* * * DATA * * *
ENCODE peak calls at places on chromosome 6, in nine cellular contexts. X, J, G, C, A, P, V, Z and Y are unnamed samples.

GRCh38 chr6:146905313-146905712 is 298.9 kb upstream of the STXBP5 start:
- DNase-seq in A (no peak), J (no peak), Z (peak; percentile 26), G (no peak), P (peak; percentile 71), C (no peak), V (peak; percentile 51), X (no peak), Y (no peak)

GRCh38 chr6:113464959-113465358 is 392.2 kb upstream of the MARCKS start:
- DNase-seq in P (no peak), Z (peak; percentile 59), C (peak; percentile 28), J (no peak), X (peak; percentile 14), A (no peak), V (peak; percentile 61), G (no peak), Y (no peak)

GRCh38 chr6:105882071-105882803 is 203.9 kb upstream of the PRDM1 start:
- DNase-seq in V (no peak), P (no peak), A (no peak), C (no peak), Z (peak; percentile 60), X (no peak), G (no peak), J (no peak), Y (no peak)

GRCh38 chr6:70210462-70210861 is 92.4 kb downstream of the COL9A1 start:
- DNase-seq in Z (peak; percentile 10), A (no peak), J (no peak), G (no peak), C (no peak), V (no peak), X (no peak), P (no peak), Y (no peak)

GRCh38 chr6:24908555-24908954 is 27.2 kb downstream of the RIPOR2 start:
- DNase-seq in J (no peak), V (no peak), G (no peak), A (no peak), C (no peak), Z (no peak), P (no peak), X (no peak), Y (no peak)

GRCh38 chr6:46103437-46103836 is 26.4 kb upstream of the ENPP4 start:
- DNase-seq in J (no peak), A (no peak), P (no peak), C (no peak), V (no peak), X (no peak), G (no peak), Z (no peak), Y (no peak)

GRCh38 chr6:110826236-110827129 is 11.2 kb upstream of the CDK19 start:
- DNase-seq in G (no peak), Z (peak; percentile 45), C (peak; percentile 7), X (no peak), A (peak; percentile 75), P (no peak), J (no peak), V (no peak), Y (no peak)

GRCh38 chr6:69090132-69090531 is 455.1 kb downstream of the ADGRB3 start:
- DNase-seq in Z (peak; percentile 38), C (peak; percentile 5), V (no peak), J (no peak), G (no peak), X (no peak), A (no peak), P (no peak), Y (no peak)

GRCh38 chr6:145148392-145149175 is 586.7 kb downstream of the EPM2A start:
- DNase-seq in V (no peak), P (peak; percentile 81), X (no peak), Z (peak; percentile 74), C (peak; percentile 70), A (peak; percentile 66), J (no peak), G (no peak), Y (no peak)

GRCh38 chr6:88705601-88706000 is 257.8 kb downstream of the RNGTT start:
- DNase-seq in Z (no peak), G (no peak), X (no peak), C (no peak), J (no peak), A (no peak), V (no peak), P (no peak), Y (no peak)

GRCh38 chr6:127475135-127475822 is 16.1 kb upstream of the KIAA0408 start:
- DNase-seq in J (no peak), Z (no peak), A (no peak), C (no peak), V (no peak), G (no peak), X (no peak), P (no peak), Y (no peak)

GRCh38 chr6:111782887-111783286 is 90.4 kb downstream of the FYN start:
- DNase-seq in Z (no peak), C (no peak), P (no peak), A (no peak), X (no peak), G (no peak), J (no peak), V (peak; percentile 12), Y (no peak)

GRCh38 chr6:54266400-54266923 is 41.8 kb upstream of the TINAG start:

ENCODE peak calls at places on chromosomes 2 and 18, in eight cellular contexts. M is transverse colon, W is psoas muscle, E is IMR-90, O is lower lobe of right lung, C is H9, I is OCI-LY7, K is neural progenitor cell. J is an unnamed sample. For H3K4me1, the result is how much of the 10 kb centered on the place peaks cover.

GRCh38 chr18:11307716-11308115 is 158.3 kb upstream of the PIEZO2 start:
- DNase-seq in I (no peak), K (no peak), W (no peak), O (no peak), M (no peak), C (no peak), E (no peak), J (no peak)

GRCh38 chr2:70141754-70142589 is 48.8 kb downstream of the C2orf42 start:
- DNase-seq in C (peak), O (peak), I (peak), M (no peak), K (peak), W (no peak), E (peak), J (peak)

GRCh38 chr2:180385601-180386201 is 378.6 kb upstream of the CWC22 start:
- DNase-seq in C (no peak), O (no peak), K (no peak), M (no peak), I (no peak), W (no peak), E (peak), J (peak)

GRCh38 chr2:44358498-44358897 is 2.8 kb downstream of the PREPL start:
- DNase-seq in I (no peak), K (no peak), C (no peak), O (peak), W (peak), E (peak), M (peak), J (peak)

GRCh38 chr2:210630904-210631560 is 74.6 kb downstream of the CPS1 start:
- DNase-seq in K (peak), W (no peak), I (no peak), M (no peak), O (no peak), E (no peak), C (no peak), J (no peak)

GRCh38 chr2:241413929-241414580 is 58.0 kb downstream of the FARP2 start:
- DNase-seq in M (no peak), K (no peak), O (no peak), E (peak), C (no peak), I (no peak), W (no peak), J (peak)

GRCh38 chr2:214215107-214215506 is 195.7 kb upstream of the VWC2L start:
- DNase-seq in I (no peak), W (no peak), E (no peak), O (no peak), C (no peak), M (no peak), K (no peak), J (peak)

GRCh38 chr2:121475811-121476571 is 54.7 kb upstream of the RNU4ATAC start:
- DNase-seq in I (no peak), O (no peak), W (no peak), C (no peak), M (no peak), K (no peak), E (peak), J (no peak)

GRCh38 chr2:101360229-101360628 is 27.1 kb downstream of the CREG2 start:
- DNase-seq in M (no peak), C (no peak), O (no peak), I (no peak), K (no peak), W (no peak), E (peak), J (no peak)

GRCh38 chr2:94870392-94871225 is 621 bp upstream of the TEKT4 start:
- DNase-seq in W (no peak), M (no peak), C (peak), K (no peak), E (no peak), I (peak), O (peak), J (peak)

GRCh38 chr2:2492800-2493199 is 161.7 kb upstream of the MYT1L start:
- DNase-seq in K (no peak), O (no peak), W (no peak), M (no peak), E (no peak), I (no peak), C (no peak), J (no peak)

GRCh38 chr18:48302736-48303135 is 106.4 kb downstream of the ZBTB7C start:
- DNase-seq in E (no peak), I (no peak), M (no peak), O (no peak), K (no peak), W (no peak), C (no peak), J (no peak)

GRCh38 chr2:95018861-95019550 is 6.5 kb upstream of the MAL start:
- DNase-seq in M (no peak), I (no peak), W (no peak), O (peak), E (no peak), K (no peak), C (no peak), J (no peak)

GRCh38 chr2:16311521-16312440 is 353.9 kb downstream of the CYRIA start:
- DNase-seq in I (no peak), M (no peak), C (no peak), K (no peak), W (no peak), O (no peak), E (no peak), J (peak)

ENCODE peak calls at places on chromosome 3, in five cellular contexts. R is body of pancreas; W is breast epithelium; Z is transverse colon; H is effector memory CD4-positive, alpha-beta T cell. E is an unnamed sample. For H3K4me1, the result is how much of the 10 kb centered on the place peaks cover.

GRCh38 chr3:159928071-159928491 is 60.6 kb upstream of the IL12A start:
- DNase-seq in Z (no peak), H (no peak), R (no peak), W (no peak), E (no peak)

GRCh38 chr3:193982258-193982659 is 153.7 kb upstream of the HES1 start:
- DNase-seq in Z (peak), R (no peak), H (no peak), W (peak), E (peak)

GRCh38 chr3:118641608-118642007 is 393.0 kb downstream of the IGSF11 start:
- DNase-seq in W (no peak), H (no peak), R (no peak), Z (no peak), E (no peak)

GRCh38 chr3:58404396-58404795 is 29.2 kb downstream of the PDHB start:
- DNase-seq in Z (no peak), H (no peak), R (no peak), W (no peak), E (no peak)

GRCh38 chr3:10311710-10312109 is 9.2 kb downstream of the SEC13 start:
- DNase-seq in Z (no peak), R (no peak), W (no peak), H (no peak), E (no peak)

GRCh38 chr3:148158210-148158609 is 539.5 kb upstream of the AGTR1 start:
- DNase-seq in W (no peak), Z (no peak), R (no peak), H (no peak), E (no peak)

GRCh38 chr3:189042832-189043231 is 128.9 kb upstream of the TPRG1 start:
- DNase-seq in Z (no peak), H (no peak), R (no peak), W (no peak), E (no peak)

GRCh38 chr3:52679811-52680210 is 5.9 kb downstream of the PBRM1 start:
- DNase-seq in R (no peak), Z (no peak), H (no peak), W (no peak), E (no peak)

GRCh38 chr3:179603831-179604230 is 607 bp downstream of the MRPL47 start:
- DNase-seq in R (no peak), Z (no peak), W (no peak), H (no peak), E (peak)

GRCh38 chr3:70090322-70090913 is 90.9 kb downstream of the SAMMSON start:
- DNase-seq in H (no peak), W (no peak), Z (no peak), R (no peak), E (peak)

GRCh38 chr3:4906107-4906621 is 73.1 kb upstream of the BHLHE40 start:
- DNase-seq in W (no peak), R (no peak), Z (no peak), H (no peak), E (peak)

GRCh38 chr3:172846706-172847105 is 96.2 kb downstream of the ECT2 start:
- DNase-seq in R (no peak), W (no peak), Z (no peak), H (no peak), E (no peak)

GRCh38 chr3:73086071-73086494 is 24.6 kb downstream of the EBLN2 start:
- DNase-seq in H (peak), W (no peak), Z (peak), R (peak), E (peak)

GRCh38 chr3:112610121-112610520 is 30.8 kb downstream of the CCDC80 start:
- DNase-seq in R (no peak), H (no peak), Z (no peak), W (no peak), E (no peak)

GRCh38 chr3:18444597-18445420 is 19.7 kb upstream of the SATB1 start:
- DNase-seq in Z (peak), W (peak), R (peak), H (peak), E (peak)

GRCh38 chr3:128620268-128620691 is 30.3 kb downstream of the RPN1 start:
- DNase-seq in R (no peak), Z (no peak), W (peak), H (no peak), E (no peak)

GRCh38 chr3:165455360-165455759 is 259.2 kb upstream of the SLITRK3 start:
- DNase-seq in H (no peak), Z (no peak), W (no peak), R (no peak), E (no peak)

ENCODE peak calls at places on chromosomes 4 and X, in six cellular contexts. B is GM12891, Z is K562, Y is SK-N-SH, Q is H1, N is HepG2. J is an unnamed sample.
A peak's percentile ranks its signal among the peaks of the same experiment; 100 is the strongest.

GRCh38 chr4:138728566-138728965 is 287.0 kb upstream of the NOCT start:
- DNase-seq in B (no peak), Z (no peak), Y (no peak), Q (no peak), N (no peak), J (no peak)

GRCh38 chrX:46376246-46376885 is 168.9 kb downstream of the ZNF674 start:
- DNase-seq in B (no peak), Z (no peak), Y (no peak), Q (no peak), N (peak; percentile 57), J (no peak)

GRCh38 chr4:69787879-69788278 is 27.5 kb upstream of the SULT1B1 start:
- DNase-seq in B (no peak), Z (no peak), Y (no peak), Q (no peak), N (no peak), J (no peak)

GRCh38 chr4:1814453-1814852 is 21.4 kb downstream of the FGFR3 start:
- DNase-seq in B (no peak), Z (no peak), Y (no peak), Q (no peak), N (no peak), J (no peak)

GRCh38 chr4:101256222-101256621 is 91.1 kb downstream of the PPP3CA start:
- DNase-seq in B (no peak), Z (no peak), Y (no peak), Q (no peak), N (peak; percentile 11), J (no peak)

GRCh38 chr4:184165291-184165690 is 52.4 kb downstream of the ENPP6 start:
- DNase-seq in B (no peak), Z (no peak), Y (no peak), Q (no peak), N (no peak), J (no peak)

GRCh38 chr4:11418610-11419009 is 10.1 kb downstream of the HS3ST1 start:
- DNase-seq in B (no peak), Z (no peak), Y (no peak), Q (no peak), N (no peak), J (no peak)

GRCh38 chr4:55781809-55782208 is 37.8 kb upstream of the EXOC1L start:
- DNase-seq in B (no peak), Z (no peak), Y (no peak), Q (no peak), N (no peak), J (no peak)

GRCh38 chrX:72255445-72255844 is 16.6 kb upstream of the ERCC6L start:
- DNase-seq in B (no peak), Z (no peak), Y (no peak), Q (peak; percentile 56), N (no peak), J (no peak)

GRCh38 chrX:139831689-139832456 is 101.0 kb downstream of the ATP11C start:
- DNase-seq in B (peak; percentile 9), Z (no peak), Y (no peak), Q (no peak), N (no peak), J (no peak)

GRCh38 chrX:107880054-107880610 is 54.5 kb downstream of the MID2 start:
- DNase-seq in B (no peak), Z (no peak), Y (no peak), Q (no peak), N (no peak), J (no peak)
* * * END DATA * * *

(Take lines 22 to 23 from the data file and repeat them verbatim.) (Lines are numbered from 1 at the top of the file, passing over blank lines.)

GRCh38 chr6:127475135-127475822 is 16.1 kb upstream of the KIAA0408 start:
- DNase-seq in J (no peak), Z (no peak), A (no peak), C (no peak), V (no peak), G (no peak), X (no peak), P (no peak), Y (no peak)